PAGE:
Source: The Guardian
About a fifth of all women will have a UTI in their life, with many experiencing recurring infections. Here are steps you can take to reduce the risk of getting one
Go to the loo
Ensuring you drink plenty of water throughout the day may decrease your risk of getting a UTI.Take regular trips to the toilet to empty your bladder. “Holding it in” may result in bacteria having the opportunity to multiply in your urinary tract, giving you an increased risk of infection.
Urinate after sex
Women should be encouraged to empty their bladder after sex. Bacteria can be introduced to the urinary tract during foreplay or sexual intercourse, which should be expelled before the bacteria are allowed to multiply and cause an infection. Additionally, think about what type of contraception you are using – some people find using spermicides can increase UTIs, as can diaphragms.
D-Mannose is a natural sugar thought to aid in the removal of E coli during a UTI and stop the infection in its tracks. Recent, small studies have looked at the use of D-Mannose oral powder and compared it with prophylactic antibiotics, and have shown promising results.
See a doctor
If you are experiencing UTI symptoms (eg pain on urination, or increased frequency) you should see a doctor, particularly if you suffer from recurring UTIs. You may need a course of antibiotics or possibly an ultrasound scan to investigate the cause of the recurring infection. For example, it could be due to an anatomical abnormality or an inability to fully empty your bladder. A weakened immune system could be causing the repeat infections, which would need further investigation.
After visiting the toilet, wiping from back to front can increase the risk of getting a UTI, as you could introduce faecal bacteria into the urinary tract. However, overcleaning is not the answer, as using too many products can alter your flora and raise the risk of getting a UTI.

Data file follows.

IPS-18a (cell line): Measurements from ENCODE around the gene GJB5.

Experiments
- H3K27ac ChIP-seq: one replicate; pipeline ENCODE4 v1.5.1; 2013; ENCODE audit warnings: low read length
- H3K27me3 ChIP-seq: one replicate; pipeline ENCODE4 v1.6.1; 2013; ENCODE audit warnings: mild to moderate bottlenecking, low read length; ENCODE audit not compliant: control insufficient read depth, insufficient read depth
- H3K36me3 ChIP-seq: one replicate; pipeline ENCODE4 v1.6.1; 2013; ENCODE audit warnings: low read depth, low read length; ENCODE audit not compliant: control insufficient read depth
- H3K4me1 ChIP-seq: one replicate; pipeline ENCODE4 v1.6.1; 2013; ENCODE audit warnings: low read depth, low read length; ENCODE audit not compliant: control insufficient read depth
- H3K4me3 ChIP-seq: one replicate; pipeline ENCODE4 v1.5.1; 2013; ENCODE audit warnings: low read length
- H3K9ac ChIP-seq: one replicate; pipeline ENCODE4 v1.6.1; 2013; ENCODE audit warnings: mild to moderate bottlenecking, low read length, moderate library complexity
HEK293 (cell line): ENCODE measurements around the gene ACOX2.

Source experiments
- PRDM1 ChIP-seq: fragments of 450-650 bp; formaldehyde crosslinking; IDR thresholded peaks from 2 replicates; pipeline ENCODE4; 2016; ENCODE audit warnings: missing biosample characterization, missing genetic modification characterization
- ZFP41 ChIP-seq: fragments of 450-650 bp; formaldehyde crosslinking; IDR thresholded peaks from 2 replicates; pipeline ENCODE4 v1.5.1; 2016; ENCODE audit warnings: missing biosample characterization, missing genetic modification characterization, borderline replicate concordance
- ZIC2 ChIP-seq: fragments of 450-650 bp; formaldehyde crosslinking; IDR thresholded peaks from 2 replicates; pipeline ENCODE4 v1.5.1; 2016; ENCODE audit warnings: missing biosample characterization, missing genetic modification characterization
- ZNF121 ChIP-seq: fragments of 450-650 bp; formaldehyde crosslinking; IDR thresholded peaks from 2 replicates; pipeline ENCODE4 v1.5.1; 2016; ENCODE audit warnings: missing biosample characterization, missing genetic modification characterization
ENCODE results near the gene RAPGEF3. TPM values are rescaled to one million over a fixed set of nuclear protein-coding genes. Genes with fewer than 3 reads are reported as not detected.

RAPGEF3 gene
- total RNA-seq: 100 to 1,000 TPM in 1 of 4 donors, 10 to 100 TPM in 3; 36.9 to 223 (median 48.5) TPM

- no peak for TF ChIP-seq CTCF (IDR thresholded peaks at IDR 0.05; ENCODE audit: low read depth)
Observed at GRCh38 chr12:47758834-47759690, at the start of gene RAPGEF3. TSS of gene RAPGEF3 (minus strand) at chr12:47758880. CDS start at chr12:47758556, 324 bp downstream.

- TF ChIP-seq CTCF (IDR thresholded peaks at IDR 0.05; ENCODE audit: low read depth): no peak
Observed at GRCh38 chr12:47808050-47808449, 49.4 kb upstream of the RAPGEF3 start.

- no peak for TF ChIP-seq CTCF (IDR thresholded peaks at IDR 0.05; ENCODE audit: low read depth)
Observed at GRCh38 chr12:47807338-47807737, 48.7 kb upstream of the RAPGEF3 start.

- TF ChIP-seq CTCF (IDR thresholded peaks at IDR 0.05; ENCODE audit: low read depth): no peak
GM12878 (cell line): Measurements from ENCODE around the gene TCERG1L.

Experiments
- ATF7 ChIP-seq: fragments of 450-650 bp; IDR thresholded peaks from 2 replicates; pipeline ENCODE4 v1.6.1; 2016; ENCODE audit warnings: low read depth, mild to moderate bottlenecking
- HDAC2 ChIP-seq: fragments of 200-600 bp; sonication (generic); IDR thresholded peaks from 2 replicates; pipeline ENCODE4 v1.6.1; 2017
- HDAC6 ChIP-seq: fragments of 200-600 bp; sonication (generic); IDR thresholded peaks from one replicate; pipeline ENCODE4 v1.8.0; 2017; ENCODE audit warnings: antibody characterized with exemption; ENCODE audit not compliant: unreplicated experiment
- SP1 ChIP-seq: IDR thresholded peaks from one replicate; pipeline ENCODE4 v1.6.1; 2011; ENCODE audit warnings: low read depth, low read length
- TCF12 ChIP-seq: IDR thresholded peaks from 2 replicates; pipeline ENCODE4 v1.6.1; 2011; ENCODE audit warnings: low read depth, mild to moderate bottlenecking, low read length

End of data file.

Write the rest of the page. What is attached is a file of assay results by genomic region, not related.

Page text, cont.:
Take special care after the menopause
Oestrogen is believed to be protective against UTIs via a variety of mechanisms, meaning that menopausal women with declining oestrogen may be vulnerable to UTIs. In a meta-analysis of five randomised controlled trials, it was found that topical vaginal oestrogen was beneficial in reducing UTIs in post-menopausal women.
Cranberries and cranberry juice have long been suggested as treatments for UTIs. But studies have shown mixed data on how successful they are. Cranberries contain proanthocyanidins, believed to prevent bacteria from “clinging on” inside your bladder. But cranberry juice may not be that useful, as it can be minimal in actual cranberry content and full of sugar and additives instead – so make sure you get cranberries in a raw form if you want to try this method. If you try a vodka and cranberry while you have a UTI, be aware that the alcohol may irritate your bladder and bring you back to square one with the symptoms.